Believe it or not but naked clog fighting was a mysterious and illegal sport that existed in Northern mining communities for hundreds of years. Now Gallery Oldham is staging an exhibition examining the myths of the brutal underground ‘purring, clogging or Fighting Wigan Fashion’.
Unprotected shins would be kicked by heavy wooden clogs with metal soles, bouts that only declined along with dwindling clog-wearing after the Second World War. Fighters grappling with opponents were naked or wearing their finest clothing in bouts in the North of England and Wales. Corrugated shins would be paraded as badges of honour.
Artist Anna FC Smith spoke to 30 participants about their ancestors’ recollections of the sport. For 200 years, it spread in mining communities from Wigan to Oldham, Rochdale, Wales and the North East. None were directly involved in the bouts but a handful were paid to be ‘look-outs’ as children.
“Although it was violent, it was only as violent as bare-knuckle fighting is,” Smith says. “People came forward with some fascinating stories. Who would have thought that these fights were a regular occurrence on land outside the Colliers Arms at Hartshead Pike?
“Gambling also played a part and the winners would take a share of the takings. The fights would begin with a rattle of the clogs in a Cuban-style flourish to unsettle their opponent.”
Jimmy ‘Tickle’ Aspull was a champion in 1870 as was George ‘Ready Money’ Riley in the 1930s. Oldham rugby player and club director Bobby Ogden was involved in the 1940s and 50s.
Clog fighting has similarities to shin-kicking, which still takes place in Gloucestershire and Yorkshire. But there were violent and men-only squabbles held outside pubs at weekends or in alleyways over slights about domino matches or disputes over women.
Terminology includes ‘purring’ – from Gaelic meaning to scrape or stab. Clogging and parring were also used in Oldham and an up-and-down fight meant it involved punching or throttling.
A hidden league of clog fighters and supporters travelled the region for matches, usually held on remote moors in the 1800s and early 1900s. Smith says a man in his 90s, who organised contests near Boothstown, contacted her but was too scared to give his details as “he still believed the police would come after him”.
Clog fights were over “fairly quickly – in about 10 minutes” as it was so physically demanding.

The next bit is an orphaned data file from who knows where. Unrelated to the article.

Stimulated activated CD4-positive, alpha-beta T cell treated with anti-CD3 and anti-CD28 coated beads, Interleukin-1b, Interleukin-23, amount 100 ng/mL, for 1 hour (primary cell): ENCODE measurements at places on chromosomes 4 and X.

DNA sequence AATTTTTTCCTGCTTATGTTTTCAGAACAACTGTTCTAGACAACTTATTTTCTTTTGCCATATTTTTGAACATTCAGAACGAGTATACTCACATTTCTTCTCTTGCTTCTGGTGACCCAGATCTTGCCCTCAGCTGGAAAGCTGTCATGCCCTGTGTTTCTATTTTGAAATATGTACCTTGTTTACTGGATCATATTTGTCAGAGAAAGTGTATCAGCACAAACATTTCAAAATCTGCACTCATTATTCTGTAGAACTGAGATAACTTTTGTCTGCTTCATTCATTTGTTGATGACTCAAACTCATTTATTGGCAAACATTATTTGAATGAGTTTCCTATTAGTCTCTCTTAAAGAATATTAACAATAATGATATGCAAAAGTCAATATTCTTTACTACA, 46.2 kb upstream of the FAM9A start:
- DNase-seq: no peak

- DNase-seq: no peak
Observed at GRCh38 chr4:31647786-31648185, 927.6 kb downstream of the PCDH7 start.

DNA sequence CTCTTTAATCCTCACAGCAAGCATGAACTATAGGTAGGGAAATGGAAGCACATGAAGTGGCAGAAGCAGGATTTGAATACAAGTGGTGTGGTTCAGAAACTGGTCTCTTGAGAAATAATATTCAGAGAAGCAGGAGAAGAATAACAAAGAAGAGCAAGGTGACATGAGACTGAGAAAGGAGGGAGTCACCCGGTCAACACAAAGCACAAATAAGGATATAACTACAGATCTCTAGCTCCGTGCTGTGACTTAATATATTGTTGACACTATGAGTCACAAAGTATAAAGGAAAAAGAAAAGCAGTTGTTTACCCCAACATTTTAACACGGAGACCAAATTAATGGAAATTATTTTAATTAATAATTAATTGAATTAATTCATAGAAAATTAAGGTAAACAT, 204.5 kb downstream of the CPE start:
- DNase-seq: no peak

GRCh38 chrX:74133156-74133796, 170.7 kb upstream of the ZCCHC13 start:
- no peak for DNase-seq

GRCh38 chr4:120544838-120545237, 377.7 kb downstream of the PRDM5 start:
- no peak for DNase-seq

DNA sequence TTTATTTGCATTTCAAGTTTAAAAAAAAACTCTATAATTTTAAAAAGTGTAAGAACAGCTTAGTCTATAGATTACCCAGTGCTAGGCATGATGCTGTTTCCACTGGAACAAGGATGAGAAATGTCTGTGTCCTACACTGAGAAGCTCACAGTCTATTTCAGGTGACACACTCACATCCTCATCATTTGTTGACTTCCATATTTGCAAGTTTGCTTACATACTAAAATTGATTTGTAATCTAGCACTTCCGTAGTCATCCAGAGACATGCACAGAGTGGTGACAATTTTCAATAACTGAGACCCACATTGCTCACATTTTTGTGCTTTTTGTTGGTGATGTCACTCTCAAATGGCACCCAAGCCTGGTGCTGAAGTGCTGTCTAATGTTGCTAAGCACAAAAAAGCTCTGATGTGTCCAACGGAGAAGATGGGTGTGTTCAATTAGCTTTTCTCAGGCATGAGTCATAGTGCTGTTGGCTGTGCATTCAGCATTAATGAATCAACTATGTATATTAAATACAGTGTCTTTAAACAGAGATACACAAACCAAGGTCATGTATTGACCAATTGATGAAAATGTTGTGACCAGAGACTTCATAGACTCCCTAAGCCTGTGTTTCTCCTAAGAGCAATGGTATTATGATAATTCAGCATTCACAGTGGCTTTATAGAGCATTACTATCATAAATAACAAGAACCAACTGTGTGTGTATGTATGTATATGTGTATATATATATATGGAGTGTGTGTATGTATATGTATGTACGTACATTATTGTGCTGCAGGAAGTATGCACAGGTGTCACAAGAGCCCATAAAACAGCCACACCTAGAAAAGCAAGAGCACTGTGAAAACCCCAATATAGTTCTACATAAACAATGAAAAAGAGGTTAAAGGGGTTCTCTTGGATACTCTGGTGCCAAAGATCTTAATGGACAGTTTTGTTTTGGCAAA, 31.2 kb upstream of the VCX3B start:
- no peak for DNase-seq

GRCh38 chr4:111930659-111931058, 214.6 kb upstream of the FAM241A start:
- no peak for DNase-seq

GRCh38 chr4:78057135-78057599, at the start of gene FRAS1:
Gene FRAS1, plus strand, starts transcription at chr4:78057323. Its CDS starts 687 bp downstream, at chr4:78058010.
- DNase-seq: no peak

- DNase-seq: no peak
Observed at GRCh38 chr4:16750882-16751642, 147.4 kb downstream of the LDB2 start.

For the exhibition, Smith composed drawings in the style of an anonymous artist who recorded lead miners’ lives in Northumberland in the early 19th Century. And she discovered that a stuffed monkey, thought to have been kept at the Monkey Inn on Gas Street in Oldham, was used in clog fights. A pair of clogs would be placed on its feet and it would then ‘participate’ in a fight – although she concedes that “it was not clear how it obeyed the rules”.
A report from the Bolton Evening Chronicle in 1838 refers to a savage “purring” fight involving clog fighters and that “two brutal fellows” who were “nearly in a state of nudity kicked each other with shoes heavily toed with iron and studded with jagged nails, so as to tear skin and flesh away at every kick”.
It tells of boatman William Thornhill from Gorton, a “powerful, athletic fellow” who in the report was said to have given James Raynor a “dreadful kicking” which resulted in him becoming deaf in one ear. When questioned Raynor said it had been a “fair kicking about the shins and knees”.
Smith says the Saddleworth Morris Men, founded in the 1970s, incorporated a reference to a clog fight in one of their dances – when the gangs of Delph and Upper Mill had a clog fight. She is fascinated that the sport has been “all but erased from peoples’ consciences” particularly as it was around for hundreds of years.
Although no fighting clogs are in existence – the clog fighters were buried with their footwear like Vikings – she says they were Cuban-style heels with a winkle picker toe, upturned, and ornately carved in leather with red leather patches. Clogs were edged with brass nails and toe caps.
Rules of clog fighting
– Clog fighters are not allowed to kick a man if he’s down on the floor
– Dancing to avoid kicks is a key part
– The combatants can hold onto each other in some way, usually by their shoulders
– Or they can hold a handkerchief between their teeth and the loser is the person who drops it first
– The first person to draw blood, fall over or submit is the loser
The rise and fall of clog fighting
1740: William Somervile’s graphic account of shin-kicking is published in the poem Hobbinol
1840s: Clogs began to be worn
1873: Wigan’s coroner is so alarmed by four clog fighting-related deaths in two years, he writes to the Home Secretary
1940s: Oldham rugby player Bobby Ogden is believed to have been a fighter
1950s: Clog fighting completely declines, although boys recalled being paid to be look-outs during bouts
2000s: Although clog fighting has died out, shin-kicking continues in parts of England
By Helen Carter
Purring – Sport of the People opens on January 9, 2016 at Gallery Oldham and continues until April 9, 2016